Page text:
Archaeologists uncover Neanderthals within the cave close to Rome: NPR

The Italian Ministry of Culture said the Guattari Cave in San Felice Circeo was “one of the most important places in the world for the history of the Neanderthals”. Emanuele Antonio Minerva / Italian Ministry of Culture via AP hide caption

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Emanuele Antonio Minerva / Italian Ministry of Culture via AP

The Italian Ministry of Culture said the Guattari Cave in San Felice Circeo was “one of the most important places in the world for the history of the Neanderthals”.

Emanuele Antonio Minerva / Italian Ministry of Culture via AP

Archaeologists discovered the fossilized remains of nine Neanderthals in a prehistoric cave south of Rome, the Italian Ministry of Culture announced on Saturday.

The oldest remains date from 90,000 to 100,000 years ago, while the other eight are believed to be younger and were formed 50,000 to 68,000 years ago.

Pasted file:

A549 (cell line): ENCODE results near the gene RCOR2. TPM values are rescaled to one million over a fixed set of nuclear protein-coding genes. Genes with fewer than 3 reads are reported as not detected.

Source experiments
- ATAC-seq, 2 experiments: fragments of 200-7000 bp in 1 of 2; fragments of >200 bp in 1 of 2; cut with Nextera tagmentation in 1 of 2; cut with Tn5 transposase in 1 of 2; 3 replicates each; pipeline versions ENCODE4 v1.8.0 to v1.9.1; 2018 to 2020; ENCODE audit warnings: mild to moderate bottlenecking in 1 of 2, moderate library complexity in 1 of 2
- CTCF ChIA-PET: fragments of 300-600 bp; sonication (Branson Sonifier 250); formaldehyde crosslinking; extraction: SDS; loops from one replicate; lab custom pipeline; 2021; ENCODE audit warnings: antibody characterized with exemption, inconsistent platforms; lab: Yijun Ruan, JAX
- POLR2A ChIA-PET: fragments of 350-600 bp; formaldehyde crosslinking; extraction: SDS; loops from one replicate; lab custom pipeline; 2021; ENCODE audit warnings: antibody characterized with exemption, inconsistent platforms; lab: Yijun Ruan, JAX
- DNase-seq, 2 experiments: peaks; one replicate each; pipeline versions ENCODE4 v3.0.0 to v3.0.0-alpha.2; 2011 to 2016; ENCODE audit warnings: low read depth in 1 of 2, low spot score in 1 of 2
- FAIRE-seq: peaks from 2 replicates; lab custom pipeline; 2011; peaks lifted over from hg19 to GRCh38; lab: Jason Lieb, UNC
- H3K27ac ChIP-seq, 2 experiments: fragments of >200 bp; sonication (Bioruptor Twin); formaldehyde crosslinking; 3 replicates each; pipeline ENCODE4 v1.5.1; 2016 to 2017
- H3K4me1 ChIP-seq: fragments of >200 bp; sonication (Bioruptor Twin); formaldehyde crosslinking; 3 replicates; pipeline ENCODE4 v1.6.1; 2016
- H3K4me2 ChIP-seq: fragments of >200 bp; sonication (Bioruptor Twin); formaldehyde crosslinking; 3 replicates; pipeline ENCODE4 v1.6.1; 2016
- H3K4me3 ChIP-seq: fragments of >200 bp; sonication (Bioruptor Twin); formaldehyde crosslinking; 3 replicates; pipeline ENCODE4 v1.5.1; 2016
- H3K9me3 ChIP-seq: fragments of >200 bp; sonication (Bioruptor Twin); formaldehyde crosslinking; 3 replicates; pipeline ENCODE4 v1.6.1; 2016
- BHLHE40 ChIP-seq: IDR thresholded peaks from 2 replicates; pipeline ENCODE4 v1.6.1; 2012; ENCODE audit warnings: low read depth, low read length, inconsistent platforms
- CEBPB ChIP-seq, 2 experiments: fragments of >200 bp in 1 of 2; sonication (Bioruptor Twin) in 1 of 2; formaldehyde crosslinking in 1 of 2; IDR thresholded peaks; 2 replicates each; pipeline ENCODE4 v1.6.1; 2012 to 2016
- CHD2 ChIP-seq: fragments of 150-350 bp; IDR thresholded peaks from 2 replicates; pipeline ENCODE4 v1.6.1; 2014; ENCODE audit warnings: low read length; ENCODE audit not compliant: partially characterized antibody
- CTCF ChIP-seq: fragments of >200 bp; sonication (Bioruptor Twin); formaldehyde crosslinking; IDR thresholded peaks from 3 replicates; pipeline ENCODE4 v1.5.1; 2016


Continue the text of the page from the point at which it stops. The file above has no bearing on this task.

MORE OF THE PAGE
The results include skull, skull fragments, two teeth, and other bone fragments. The fossilized bones were found in the Guattari Cave in San Felice Circeo, which is about 90 km southeast of Rome.

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According to the Associated Press, a Neanderthal skull was discovered there in 1939. The ministry said the recent discovery confirms the Guattari Cave as “one of the most significant places in the world for Neanderthal history.”

Neanderthals became extinct about 40,000 years ago, but small traces of their DNA still exist in modern humans.

Excavation work on the site began in 2019, exploring parts of the cave that had not previously been explored.

The Italian Minister of Culture, Dario Franceschini, called the result “an extraordinary discovery that will be the talk of the world”.

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Archaeologists said the cave, which was closed by an ancient earthquake or landslide, perfectly preserved the environment 50,000 years ago.

In addition to the Neanderthal bones, the research team discovered many fossilized animal remains, including hyenas, elephants, rhinos and giant deer.

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